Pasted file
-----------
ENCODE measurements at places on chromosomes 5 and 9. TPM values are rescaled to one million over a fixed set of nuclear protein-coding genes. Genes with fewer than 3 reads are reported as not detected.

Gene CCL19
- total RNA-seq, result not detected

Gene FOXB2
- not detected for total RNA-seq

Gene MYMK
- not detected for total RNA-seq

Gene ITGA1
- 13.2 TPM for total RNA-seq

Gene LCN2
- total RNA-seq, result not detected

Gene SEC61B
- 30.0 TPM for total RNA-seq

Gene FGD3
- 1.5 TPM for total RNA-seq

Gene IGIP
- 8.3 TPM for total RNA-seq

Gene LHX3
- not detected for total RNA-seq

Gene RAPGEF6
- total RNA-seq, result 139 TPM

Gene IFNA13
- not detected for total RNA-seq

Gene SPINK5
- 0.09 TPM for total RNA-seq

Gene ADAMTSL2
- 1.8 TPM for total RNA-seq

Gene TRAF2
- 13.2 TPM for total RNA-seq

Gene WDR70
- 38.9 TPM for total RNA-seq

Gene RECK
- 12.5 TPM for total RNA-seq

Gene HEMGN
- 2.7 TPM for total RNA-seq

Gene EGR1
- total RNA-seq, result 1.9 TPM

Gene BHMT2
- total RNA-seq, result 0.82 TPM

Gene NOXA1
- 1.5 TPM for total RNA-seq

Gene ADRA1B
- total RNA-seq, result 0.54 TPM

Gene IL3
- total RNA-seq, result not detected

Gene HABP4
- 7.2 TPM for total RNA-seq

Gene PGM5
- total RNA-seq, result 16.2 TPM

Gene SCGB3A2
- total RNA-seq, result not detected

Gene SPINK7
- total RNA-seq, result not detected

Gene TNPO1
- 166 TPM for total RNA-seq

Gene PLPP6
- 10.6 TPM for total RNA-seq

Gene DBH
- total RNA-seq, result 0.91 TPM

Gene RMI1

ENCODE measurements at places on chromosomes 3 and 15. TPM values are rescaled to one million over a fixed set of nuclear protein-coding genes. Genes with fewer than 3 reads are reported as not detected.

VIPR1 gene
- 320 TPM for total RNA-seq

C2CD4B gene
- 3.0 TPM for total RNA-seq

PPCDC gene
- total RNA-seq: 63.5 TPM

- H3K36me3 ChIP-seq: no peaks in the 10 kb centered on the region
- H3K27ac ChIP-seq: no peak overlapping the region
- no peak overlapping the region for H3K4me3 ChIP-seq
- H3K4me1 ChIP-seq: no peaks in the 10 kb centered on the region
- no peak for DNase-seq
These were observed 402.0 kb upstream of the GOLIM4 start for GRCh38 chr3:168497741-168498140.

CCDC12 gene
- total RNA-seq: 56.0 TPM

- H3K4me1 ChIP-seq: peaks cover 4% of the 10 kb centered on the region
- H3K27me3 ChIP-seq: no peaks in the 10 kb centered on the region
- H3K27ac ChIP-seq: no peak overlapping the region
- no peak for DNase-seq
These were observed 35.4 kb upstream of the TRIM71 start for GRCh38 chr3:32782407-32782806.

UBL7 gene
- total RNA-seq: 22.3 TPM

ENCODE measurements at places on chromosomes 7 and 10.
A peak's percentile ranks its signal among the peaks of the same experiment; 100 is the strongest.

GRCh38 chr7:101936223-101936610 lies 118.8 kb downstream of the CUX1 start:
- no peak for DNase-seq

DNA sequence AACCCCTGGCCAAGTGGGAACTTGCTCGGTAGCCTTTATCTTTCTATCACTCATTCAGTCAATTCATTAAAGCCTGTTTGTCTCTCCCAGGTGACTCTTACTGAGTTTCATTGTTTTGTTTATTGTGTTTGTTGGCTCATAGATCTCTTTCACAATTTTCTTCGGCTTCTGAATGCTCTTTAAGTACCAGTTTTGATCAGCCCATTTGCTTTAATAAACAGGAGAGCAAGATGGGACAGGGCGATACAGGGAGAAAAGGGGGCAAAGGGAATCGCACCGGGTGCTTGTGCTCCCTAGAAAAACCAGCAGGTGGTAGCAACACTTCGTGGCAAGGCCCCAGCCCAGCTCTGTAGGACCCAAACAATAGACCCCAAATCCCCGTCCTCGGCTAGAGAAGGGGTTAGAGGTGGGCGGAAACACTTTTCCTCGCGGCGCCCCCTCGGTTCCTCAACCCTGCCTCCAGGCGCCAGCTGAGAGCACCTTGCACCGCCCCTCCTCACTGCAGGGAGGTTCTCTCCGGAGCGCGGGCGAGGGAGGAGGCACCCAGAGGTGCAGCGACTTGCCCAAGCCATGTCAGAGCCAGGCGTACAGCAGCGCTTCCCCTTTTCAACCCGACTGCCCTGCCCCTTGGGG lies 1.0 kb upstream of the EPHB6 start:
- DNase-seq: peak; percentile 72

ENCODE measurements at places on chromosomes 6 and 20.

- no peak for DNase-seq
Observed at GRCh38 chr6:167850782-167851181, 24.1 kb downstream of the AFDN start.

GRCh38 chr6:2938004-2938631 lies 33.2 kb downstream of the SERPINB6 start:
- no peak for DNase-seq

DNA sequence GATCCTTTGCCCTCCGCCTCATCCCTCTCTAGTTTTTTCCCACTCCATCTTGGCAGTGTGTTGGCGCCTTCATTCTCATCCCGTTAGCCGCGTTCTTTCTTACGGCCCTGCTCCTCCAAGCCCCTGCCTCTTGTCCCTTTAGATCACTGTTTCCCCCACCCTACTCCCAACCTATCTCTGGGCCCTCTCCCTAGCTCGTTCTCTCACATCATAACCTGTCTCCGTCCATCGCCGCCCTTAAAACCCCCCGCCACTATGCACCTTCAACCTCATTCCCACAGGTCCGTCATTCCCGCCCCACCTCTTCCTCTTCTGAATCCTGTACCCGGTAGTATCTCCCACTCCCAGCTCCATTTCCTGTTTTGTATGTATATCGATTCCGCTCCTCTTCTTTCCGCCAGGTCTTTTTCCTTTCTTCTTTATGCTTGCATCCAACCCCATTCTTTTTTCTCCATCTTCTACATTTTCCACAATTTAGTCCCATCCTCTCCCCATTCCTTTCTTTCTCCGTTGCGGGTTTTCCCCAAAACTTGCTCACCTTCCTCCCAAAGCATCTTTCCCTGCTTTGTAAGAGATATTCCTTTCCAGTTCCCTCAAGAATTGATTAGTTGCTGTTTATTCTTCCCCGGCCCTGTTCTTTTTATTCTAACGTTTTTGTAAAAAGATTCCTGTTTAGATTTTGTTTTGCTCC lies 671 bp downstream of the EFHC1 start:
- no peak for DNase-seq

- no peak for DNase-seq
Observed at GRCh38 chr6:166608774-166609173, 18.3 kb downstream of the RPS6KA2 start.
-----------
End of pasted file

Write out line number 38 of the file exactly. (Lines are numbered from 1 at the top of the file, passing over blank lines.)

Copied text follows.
Gene BHMT2